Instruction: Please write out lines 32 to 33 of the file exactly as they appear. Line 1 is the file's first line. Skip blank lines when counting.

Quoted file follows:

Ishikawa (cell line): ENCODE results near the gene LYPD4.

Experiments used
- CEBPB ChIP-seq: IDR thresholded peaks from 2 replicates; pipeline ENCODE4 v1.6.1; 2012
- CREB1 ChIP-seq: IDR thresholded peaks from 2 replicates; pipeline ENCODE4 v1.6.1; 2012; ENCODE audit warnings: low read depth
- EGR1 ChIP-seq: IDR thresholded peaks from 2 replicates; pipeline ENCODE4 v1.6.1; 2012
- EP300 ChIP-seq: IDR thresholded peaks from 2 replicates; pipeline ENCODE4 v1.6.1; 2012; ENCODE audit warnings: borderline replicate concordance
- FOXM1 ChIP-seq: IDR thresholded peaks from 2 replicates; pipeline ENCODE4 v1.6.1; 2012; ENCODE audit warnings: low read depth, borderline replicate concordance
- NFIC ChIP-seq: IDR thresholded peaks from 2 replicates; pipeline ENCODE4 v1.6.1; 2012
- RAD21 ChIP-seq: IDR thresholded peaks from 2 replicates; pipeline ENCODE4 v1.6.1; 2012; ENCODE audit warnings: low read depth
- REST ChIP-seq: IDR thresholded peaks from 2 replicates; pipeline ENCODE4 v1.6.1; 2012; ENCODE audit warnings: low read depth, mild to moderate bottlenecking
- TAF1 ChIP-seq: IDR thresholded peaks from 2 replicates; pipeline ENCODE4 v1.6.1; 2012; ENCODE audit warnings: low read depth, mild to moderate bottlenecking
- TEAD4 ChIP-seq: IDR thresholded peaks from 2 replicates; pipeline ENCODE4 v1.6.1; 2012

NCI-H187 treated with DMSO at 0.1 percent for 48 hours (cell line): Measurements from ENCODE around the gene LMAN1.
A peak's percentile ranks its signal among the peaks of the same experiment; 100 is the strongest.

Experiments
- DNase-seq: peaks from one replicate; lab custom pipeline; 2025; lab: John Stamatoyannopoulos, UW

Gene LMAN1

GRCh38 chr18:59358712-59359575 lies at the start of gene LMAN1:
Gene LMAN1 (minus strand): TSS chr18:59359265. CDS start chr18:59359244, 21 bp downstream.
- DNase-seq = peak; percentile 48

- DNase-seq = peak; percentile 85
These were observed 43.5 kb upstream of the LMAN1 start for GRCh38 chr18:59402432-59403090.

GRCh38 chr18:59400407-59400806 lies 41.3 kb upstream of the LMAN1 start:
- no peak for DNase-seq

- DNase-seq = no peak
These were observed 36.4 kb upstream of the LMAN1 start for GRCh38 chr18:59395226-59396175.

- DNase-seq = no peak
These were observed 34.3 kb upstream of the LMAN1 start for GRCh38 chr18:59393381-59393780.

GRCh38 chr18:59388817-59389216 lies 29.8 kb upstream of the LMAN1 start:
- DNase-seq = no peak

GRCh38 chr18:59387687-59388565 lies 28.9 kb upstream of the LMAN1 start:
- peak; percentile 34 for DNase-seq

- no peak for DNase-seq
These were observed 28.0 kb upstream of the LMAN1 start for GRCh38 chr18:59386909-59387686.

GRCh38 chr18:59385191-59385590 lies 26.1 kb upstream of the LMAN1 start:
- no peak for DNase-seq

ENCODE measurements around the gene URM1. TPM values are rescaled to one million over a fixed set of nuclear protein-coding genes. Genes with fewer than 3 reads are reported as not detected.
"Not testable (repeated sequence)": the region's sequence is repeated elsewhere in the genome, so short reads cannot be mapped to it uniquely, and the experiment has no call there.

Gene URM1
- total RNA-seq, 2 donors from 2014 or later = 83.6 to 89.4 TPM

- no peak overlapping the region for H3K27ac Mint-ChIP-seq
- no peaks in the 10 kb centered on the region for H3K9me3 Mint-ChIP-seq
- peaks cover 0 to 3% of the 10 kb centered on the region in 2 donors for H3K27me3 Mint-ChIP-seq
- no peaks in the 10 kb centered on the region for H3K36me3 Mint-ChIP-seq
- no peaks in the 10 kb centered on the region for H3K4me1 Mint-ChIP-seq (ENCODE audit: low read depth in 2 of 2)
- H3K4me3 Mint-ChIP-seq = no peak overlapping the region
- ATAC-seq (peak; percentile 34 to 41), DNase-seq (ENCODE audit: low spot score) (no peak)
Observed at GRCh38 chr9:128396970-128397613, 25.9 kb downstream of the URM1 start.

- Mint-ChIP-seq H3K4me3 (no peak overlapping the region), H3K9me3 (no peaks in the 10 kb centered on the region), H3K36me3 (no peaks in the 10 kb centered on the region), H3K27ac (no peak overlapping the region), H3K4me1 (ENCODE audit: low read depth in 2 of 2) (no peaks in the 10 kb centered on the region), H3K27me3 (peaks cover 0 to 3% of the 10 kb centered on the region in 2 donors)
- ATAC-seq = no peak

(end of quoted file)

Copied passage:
- peak; percentile 34 for DNase-seq

- no peak for DNase-seq